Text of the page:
President Obama on Friday signed the 2011 Defense authorization bill, even while voicing strong opposition to two sections dealing with detainees at Guantanamo Bay.
Among its numerous provisions is a 1.4 percent pay raise for troops and a guarantee that children of service members can stay covered under the military’s TRICARE health care program until they are 26 years of age.
Elsewhere in the bill, lawmakers agreed to $725 billion in Defense programs, including $158.7 billion for overseas combat.
Actual funding levels will be determined when Congress passes an appropriations bill for 2011. The Defense Department, along with the rest of the government, is operating on a continuing resolution at 2010 spending levels.
The provisions objected to by Obama place restrictions on the transfer of Guantanamo prisoners — either to the United States or to foreign countries. Transfers to the United States would require the president to deliver a complete disposition plan to Congress, and lawmakers would have to be given time to review the plan. Transfers to foreign countries would face similar restrictions: the Secretary of Defense will first have to certify to Congress that a country meets “strict security criteria” before any detainees could be transferred there.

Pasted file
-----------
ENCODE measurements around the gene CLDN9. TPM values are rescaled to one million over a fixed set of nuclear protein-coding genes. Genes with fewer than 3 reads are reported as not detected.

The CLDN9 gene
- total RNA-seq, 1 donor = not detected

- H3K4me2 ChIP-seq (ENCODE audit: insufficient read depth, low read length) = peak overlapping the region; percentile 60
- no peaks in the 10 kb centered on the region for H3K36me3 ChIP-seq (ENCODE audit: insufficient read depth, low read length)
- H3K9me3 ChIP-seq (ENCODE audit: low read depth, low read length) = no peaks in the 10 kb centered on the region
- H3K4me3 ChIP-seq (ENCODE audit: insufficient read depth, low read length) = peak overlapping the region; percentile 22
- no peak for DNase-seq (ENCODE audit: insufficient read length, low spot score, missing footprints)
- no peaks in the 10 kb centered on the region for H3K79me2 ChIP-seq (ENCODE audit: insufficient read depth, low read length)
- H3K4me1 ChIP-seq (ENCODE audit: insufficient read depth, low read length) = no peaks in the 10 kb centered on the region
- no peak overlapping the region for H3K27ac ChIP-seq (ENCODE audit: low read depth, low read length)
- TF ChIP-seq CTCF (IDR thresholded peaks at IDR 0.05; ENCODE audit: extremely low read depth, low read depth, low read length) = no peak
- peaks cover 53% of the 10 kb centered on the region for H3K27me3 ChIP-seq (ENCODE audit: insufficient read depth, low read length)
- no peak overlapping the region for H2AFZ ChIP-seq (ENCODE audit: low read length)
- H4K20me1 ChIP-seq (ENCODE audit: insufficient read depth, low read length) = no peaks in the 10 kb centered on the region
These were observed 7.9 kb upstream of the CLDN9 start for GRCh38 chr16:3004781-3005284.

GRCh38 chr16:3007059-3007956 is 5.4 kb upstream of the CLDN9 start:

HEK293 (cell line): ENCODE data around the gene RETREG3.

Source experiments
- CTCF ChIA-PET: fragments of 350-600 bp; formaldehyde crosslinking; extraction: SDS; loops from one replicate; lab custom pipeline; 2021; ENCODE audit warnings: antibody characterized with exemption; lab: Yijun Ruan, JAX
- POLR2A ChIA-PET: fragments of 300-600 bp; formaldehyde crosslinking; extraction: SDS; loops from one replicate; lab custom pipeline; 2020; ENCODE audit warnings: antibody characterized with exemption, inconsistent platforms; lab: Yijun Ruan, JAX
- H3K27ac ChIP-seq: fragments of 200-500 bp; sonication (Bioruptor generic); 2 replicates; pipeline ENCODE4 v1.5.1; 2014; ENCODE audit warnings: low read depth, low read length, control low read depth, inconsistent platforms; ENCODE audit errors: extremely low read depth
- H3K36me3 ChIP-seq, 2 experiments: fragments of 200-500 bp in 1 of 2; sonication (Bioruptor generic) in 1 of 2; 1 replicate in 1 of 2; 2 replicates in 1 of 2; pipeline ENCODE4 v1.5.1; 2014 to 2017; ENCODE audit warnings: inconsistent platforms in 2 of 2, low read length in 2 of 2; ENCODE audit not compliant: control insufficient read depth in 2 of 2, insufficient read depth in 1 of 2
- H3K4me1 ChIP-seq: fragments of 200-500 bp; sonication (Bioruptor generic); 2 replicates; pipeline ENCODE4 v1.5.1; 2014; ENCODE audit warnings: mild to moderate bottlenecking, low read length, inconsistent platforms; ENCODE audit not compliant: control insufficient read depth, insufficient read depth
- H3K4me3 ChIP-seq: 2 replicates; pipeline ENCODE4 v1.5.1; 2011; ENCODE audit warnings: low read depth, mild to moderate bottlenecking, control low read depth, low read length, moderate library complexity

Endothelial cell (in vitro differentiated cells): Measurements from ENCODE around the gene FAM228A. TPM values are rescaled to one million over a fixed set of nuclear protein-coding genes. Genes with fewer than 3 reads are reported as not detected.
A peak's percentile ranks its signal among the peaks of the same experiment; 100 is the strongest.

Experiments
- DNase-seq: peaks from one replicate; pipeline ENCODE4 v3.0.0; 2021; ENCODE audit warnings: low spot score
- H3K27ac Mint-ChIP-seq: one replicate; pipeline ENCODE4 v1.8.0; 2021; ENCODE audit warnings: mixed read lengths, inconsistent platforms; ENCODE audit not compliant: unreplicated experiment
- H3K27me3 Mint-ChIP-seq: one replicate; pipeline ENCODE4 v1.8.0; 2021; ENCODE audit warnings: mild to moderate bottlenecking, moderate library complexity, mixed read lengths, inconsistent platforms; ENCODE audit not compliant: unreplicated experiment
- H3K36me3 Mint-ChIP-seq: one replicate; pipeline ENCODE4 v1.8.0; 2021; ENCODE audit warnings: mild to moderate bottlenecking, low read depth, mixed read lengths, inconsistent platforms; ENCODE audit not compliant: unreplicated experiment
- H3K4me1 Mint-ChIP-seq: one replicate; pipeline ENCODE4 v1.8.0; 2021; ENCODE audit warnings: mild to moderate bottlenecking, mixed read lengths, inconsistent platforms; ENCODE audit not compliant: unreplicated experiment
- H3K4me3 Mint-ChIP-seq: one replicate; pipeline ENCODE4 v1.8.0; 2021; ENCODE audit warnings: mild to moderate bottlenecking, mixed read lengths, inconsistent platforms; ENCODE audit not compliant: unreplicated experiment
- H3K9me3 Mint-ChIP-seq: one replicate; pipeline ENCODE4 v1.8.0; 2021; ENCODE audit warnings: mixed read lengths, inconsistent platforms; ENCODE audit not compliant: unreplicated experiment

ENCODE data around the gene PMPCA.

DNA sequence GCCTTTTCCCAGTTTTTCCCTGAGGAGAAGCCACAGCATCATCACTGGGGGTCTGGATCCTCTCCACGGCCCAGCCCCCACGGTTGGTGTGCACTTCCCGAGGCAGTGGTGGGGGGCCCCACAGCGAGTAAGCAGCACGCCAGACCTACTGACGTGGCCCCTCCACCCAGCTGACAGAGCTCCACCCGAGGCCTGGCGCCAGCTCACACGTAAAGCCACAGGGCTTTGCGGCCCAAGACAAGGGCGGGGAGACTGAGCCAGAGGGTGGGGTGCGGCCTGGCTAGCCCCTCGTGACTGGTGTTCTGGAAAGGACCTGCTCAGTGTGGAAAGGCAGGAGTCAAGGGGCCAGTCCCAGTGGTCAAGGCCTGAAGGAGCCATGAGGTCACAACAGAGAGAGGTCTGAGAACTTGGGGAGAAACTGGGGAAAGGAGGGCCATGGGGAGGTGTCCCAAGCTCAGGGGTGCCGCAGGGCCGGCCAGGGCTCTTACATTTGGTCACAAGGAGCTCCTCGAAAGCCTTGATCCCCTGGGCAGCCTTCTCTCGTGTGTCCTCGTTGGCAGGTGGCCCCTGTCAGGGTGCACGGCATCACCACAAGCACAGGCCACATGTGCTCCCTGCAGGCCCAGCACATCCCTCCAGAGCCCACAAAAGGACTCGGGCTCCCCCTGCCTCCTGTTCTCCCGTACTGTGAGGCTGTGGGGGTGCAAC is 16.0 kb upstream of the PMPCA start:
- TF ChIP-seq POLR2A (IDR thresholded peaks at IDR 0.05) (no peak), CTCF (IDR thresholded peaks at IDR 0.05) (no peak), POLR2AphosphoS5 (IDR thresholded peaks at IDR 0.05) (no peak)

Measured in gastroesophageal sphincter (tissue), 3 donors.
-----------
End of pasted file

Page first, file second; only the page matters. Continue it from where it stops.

The bill also prohibits any spending on detention facilities in the U.S. for present-day Guantanamo detainees.
Obama said in a statement that the Guantanamo provisions were a dangerous and unprecedented challenge to executive branch authority, but that he was signing the bill because of its huge importance to military operations in 2011.
“Nevertheless, my Administration will work with the Congress to seek repeal of these restrictions, will seek to mitigate their effects, and will oppose any attempt to extend or expand them in the future,” the president’s statement said.
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